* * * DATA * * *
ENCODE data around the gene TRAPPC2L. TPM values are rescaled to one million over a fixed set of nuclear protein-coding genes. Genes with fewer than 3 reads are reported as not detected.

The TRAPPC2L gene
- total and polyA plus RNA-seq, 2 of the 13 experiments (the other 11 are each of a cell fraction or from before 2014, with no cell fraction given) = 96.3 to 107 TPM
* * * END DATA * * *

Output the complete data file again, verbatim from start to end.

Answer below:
ENCODE data around the gene TRAPPC2L. TPM values are rescaled to one million over a fixed set of nuclear protein-coding genes. Genes with fewer than 3 reads are reported as not detected.

The TRAPPC2L gene
- total and polyA plus RNA-seq, 2 of the 13 experiments (the other 11 are each of a cell fraction or from before 2014, with no cell fraction given) = 96.3 to 107 TPM